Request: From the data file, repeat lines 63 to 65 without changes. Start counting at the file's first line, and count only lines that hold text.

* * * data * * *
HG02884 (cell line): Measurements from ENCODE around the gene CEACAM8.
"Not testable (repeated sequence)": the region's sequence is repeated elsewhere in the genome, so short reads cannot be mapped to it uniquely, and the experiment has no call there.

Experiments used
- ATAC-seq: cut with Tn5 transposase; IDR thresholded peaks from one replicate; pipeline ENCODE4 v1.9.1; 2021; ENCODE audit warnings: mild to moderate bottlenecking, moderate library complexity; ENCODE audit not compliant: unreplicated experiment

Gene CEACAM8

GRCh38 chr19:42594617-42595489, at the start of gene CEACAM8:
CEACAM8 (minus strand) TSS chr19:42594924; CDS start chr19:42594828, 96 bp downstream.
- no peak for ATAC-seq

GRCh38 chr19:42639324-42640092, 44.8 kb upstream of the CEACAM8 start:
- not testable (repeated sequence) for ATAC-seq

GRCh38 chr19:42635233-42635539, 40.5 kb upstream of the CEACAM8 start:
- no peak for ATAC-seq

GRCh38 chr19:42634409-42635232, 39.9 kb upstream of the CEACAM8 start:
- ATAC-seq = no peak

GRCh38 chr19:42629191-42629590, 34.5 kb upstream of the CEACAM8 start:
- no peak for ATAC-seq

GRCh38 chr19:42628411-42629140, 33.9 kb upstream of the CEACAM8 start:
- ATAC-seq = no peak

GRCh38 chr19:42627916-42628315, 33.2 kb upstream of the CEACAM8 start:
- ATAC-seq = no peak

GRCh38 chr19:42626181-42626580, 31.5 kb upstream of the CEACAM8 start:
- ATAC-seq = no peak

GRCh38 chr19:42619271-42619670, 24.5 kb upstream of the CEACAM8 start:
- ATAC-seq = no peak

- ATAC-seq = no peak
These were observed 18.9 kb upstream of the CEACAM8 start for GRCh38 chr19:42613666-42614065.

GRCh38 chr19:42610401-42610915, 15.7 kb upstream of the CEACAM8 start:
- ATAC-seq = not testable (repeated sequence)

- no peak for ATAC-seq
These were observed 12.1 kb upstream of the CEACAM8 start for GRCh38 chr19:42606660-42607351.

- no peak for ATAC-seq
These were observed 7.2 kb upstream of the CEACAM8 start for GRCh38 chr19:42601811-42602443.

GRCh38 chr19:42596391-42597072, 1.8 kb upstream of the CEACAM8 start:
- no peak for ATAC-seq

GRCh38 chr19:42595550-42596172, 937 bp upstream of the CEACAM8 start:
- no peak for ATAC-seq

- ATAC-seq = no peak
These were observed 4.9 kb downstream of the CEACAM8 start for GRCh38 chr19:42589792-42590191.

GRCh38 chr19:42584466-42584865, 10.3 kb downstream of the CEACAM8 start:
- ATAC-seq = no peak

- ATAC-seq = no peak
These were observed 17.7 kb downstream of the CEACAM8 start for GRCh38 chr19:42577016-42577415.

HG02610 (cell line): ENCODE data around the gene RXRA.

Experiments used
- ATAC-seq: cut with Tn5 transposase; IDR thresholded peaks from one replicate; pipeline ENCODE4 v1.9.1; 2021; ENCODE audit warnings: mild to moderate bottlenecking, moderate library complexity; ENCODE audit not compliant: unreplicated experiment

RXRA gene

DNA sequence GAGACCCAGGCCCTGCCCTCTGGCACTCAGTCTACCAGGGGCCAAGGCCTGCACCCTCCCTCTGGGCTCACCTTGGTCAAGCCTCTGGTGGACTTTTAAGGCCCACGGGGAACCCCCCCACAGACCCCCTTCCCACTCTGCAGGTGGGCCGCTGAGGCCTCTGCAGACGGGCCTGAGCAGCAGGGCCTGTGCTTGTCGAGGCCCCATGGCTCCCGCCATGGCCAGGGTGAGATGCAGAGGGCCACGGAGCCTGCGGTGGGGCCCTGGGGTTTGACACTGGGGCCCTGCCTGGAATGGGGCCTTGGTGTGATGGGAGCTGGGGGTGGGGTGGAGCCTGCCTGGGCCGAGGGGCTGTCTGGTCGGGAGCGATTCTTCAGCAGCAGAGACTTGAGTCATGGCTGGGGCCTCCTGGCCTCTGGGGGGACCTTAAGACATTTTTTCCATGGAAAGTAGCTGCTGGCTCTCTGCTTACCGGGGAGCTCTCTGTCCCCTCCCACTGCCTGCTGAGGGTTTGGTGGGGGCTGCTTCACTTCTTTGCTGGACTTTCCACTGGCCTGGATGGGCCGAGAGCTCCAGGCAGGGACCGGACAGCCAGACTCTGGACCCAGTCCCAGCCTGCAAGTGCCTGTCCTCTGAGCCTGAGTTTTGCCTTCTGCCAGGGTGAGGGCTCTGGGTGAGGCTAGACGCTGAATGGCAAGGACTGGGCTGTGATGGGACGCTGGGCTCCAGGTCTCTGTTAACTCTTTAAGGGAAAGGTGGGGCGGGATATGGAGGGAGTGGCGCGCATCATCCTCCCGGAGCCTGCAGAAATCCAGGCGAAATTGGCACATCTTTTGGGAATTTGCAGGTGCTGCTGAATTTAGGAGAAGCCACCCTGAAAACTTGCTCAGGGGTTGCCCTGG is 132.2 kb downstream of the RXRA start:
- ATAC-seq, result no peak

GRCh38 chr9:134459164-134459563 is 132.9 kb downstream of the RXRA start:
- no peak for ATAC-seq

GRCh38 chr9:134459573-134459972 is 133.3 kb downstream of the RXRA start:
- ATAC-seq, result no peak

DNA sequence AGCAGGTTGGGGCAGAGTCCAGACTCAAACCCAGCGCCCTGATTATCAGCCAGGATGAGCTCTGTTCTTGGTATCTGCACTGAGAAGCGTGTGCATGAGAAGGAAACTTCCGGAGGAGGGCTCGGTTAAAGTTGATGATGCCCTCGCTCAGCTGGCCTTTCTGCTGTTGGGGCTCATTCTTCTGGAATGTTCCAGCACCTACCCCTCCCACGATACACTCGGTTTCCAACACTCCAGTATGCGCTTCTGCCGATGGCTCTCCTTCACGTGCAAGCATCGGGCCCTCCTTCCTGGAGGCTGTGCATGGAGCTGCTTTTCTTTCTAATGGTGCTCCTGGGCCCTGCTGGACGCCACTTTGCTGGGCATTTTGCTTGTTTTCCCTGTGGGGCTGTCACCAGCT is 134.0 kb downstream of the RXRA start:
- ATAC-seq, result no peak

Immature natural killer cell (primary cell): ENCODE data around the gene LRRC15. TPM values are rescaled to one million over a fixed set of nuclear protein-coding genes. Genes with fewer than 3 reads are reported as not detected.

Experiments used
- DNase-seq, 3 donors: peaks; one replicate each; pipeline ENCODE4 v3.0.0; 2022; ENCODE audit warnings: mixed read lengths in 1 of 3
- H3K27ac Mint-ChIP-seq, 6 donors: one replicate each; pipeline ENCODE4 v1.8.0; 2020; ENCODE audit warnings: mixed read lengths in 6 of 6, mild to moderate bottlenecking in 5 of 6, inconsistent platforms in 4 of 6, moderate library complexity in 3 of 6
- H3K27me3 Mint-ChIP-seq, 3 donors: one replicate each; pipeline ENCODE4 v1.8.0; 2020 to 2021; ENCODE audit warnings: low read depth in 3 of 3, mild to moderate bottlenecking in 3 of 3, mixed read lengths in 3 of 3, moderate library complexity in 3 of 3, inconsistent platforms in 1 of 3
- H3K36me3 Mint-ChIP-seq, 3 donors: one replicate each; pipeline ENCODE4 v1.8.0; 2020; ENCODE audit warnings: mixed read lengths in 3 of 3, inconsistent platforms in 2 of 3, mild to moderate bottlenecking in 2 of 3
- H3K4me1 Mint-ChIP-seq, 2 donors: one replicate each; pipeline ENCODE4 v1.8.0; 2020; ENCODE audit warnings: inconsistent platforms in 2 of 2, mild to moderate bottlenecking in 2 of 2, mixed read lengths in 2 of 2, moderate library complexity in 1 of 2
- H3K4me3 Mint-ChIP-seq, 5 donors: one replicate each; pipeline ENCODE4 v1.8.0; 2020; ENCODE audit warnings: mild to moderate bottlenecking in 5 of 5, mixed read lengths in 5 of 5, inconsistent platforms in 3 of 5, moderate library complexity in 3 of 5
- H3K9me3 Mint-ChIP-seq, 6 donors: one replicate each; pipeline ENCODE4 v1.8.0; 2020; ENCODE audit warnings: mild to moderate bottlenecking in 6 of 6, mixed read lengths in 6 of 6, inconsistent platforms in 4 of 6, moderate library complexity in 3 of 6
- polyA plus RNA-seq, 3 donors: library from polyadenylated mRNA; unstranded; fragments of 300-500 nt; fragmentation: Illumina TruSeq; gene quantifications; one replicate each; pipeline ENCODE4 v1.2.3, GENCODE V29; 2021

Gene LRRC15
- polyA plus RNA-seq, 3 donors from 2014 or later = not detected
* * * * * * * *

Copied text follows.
- H3K9me3 Mint-ChIP-seq, 6 donors: one replicate each; pipeline ENCODE4 v1.8.0; 2020; ENCODE audit warnings: mild to moderate bottlenecking in 6 of 6, mixed read lengths in 6 of 6, inconsistent platforms in 4 of 6, moderate library complexity in 3 of 6
- polyA plus RNA-seq, 3 donors: library from polyadenylated mRNA; unstranded; fragments of 300-500 nt; fragmentation: Illumina TruSeq; gene quantifications; one replicate each; pipeline ENCODE4 v1.2.3, GENCODE V29; 2021

Gene LRRC15